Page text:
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Yes, SEMA Is Ridiculous, But There's Very Good Reason For That

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Pink wheels. Bad paint. Crazy customs. Tucked-in T-shirts. Scene kids. Buyers. Exhibitors. Capital-M Media. SEMA is a nexus for the aftermarket, and all that that entails. It can be vulgar, it can be crass, it can be revolting and amazing all at once. And there's a very good reason for all that: money.

I spent three days at the annual Special Equipment Market Association Show in Las Vegas this week. Three days of pounding the cavernous, maze-like convention halls. Three days of waiting for shuttle busses. Three days of bad convention food. Three days of examining what seems to be a netherworld that most of the car-driving public never encounters. I did my best to learn what makes it tick, to see why it exists, and to understand the beast.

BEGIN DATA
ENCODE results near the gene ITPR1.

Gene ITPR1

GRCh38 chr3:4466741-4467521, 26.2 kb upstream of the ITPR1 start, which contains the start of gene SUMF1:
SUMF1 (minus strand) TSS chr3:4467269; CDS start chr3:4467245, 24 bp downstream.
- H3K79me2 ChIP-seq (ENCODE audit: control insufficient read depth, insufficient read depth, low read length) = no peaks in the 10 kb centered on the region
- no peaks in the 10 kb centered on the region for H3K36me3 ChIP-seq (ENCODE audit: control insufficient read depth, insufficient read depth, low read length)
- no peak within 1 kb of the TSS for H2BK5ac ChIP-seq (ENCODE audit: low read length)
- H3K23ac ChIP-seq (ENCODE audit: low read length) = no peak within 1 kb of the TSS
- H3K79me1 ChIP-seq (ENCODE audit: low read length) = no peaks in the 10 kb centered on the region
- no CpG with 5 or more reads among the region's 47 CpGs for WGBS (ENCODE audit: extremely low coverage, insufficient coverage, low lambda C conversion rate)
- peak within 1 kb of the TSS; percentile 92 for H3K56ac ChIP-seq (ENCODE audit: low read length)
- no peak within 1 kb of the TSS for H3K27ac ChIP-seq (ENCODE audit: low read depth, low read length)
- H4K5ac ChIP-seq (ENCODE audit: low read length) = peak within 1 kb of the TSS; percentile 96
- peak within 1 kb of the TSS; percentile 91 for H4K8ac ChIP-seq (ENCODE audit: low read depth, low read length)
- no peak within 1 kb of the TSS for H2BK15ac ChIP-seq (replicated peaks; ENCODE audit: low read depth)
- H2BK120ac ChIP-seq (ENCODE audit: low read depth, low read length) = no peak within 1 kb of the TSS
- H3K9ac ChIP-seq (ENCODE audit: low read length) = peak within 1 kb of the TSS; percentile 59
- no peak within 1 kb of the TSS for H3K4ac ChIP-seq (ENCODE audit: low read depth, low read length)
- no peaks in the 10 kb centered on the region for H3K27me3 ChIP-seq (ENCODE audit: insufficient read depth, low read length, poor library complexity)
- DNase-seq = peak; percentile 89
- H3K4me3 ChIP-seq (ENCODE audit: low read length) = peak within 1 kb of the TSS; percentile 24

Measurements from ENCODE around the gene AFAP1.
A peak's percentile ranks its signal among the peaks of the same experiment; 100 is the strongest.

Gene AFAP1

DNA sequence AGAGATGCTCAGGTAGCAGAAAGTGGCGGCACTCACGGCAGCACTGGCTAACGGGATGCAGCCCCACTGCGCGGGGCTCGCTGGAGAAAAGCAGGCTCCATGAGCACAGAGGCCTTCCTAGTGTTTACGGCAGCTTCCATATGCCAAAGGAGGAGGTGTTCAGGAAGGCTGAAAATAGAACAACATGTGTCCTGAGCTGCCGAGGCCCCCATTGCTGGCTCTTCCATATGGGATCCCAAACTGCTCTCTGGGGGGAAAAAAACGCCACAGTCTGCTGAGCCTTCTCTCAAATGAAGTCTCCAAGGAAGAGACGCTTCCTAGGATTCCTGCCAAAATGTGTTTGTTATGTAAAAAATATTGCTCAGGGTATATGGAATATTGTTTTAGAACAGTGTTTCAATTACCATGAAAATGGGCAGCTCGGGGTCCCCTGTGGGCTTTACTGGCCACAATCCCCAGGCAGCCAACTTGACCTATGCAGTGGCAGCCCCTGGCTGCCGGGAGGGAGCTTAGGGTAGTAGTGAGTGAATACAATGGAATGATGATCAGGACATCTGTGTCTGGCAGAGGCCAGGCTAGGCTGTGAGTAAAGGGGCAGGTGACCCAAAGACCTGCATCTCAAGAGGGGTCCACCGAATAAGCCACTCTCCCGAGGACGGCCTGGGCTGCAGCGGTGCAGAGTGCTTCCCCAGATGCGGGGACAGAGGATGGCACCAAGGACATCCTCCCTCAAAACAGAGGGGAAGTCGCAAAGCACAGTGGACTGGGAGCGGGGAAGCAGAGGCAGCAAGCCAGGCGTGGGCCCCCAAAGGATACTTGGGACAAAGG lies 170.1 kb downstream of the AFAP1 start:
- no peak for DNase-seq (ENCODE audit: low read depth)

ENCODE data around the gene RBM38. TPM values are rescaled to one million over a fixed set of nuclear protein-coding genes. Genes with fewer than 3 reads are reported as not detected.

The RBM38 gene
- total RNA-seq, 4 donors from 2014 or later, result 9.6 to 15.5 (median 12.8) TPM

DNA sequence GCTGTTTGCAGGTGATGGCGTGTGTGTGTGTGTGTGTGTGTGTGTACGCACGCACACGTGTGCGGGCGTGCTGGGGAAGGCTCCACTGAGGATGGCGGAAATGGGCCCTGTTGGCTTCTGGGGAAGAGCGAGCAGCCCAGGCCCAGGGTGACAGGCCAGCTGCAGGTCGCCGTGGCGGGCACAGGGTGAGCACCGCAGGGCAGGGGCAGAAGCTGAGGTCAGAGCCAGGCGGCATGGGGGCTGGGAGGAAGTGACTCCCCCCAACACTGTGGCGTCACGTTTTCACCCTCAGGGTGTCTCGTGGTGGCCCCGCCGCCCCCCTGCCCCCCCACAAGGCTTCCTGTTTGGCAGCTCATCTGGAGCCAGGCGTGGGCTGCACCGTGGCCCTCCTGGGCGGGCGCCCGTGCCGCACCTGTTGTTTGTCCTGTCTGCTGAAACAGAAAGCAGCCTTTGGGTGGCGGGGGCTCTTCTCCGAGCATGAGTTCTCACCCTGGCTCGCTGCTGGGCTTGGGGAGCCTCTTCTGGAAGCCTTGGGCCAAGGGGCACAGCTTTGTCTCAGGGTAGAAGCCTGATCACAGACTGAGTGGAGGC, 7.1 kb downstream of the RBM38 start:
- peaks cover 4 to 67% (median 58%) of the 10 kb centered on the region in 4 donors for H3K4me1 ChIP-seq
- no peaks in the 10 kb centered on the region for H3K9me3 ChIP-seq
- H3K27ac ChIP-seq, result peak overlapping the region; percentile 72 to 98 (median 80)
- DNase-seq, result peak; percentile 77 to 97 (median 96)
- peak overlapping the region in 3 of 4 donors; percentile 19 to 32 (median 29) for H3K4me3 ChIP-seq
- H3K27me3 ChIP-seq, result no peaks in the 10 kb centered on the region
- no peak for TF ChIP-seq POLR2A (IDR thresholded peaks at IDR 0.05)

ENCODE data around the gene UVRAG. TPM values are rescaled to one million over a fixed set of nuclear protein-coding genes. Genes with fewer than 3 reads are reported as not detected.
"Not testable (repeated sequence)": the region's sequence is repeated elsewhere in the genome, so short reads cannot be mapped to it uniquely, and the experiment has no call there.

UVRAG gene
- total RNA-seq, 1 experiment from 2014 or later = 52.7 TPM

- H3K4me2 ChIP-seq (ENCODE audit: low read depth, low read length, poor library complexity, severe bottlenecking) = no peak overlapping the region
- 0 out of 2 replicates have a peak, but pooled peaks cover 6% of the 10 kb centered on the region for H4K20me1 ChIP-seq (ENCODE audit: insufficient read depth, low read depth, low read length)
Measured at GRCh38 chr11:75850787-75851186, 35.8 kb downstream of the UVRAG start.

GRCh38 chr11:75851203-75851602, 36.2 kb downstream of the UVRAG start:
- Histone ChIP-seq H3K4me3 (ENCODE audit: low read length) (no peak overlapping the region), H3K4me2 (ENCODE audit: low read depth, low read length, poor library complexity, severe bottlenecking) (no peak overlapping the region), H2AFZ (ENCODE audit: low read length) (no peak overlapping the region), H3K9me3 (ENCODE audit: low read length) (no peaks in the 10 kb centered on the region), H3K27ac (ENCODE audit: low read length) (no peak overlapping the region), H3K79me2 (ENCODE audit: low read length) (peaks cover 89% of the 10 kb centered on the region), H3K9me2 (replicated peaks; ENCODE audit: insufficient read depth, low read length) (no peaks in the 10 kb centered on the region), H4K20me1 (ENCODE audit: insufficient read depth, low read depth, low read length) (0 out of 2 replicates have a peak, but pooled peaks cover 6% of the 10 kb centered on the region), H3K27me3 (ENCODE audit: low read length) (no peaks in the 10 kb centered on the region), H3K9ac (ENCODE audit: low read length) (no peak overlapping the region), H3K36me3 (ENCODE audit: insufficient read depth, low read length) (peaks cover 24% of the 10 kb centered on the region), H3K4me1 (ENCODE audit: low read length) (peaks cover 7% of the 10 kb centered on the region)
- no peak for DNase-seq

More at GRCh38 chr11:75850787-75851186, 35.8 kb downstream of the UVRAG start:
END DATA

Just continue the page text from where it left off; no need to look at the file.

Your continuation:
If you wonder why we here at Jalopnik spend so much thought trying to figure SEMA out, it's because it's an auto show unlike any other. If you go to the Detroit International Auto Show or the New York International Auto Show, it's all pretty standard. Every manufacturer brings a stand or two, they have all of their offerings on display, and maybe even a few concepts. The general public pays way too much to attend, but you get to see more cars under one roof than you would normally. The big guys get to sell to you, and you get to be sold to.

There's something for everyone at those big shows. High-end offerings for the enthusiast, and basic point-to-point transport for everyone else. Standard issue, really.


SEMA is entirely different. It is closed off to the public, for one, and despite its attendance of 130,000 people it can actually be quite difficult to gain admission. Nothing seems to make sense there, either. On the surface, it's a disjointed mashup of all that is unholy.

There's an old Gene Simmons with a sad Ford truck. There's a 1,000 horsepower stanced minivan. There's a Toyota Highlander with a goddamn fishtank in it that's been completely roped off while beside it sits an unassuming Camry that's been turned into a rally car that nobody seems to care about.